Thanks to a microbe found in caves called Candida albicans, there may be a new weapon in the fight against white-nose syndrome, a deadly condition that has ravaged bat populations in the United States for nearly a decade.
Scientists from the University of Illinois have shown in the lab that a compound called tt-farnesol that's produced by C. albicans can inhibit the fungus that causes white-nose syndrome, which attacks bats while they hibernate and has killed millions of the animals.
"We're looking for a microbe that's already associated with bats, that lives in the cave environment and is not a problem for people or other cave life," said Illinois graduate student Raudabaugh, who conducted the study along with Illinois Natural History Survey mycologist Andrew Miller.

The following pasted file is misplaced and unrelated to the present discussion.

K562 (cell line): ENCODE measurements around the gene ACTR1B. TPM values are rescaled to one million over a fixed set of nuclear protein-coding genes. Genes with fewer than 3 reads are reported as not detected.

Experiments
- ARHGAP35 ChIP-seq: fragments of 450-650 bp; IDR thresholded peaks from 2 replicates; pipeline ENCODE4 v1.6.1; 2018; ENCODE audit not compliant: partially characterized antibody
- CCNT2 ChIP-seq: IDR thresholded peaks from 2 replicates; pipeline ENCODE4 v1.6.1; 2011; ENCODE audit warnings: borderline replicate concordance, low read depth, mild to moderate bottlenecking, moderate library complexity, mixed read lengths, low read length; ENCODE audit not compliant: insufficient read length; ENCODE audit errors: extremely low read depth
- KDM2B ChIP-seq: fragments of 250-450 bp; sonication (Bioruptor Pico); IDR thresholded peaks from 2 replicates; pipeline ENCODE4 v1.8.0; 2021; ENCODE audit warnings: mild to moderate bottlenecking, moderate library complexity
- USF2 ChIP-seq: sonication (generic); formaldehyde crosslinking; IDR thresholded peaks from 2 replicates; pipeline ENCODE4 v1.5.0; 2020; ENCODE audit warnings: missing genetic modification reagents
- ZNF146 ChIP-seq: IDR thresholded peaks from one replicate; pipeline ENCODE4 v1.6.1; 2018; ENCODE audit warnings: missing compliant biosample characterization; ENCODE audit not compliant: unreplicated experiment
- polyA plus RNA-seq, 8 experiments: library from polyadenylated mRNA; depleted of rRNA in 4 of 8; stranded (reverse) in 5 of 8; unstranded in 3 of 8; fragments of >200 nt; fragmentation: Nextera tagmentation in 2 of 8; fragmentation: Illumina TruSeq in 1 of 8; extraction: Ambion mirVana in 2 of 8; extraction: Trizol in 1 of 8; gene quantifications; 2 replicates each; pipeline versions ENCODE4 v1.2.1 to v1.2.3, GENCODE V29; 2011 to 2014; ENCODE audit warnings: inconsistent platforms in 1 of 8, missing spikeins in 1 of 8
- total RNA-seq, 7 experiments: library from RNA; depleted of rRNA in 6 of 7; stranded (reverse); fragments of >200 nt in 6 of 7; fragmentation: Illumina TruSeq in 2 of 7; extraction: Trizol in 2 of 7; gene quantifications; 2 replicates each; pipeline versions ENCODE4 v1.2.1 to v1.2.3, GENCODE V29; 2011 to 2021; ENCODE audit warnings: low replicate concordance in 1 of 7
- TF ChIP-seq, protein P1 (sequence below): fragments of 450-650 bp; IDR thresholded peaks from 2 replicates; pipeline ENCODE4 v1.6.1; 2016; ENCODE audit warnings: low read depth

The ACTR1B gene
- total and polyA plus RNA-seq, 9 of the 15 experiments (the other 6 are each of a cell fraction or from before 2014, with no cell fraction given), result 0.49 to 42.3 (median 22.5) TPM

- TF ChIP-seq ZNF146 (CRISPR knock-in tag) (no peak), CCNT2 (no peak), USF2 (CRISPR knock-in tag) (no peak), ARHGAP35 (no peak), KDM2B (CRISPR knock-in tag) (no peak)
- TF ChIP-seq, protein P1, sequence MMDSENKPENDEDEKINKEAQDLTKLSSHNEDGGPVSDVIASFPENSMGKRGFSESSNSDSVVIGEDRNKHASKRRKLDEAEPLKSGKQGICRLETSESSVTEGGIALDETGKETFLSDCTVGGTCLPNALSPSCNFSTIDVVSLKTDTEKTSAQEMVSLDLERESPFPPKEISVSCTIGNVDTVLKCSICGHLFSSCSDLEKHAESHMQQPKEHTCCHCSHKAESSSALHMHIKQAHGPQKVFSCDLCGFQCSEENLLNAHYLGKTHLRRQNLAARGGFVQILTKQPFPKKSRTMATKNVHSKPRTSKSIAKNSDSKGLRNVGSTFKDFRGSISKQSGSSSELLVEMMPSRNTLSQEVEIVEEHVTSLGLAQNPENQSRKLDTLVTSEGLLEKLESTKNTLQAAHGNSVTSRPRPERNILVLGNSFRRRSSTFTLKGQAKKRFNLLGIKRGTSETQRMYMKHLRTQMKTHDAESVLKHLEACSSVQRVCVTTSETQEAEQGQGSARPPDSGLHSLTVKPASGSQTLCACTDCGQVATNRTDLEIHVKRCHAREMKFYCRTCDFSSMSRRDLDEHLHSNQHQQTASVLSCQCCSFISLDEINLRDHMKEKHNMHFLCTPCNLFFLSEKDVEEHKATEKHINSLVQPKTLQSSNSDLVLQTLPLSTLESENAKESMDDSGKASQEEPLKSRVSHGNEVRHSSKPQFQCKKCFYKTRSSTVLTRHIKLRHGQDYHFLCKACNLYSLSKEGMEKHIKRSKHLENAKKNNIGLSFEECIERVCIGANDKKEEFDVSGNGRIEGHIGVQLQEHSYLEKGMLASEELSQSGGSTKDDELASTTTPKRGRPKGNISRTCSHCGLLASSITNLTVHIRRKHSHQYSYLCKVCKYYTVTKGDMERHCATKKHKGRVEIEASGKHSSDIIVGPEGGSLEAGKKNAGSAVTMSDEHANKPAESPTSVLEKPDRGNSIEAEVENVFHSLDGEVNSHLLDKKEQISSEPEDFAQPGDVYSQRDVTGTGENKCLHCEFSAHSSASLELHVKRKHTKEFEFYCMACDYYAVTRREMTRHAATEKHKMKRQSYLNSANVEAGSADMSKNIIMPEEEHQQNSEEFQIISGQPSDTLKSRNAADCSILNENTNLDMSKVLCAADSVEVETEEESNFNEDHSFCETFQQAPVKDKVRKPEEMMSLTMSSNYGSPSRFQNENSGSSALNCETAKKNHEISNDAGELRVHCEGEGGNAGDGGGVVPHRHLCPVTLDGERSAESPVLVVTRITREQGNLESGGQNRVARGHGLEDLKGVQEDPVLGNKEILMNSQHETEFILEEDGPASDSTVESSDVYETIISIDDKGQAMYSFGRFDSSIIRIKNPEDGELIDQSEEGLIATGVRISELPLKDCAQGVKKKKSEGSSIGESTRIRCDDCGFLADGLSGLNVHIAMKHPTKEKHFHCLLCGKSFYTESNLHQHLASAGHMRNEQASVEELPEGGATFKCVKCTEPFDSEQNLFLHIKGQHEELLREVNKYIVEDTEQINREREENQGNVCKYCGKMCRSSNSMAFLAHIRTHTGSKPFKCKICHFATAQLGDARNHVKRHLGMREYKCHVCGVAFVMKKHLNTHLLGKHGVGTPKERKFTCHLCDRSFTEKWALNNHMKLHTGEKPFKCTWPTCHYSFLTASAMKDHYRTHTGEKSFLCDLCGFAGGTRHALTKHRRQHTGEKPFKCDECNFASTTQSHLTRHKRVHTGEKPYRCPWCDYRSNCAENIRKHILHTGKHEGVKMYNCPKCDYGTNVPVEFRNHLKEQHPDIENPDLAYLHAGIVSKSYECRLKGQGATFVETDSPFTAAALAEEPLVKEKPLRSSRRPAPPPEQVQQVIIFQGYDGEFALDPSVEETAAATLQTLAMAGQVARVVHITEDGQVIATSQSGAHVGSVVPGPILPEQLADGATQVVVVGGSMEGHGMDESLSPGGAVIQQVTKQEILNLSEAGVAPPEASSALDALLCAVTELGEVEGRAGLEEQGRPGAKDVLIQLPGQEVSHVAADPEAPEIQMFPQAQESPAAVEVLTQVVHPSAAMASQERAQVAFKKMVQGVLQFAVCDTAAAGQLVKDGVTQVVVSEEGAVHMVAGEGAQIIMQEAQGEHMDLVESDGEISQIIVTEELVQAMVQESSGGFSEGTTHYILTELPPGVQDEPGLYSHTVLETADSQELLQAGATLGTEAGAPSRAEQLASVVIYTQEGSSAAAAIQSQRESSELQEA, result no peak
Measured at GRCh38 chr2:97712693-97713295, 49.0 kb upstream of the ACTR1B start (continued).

C. albicans commonly lives in many species, including the intestines of humans. The scientists tested various concentrations of its byproduct tt-farnesol against the white-nose syndrome fungus (Pseudogymnoascus destructans) and found that at the right level it will indeed inhibit the deadly fungus.
"There are Candida species that already produce this concentration of tt-farnesol, which inhibits P. destructans at biologically produced concentrations," Raudabaugh said.
Next, then, researchers say caves need to be searched to find Candida populations that make their tt-farnesol at such effective levels.
White-nose syndrome attacks a bat's nose, ears and wings while it hibernates and robs it of the precious energy, in the form of fat reserves, it needs during hibernation. It can wipe out entire colonies of bats.
"Inoculating hibernating bats with these microbes to use tt-farnesol as a control agent could increase the bats' chances of surviving the infection," Raudabaugh said.
The welcome news for bats comes hot on the heels of recent findings that a common bacterium used in everyday life may hold a key to turning back white-nose syndrome, as could drugs widely used to treat HIV/AIDS.
The findings of Raudabaugh and Miller have been published in the journal Mycopathologia.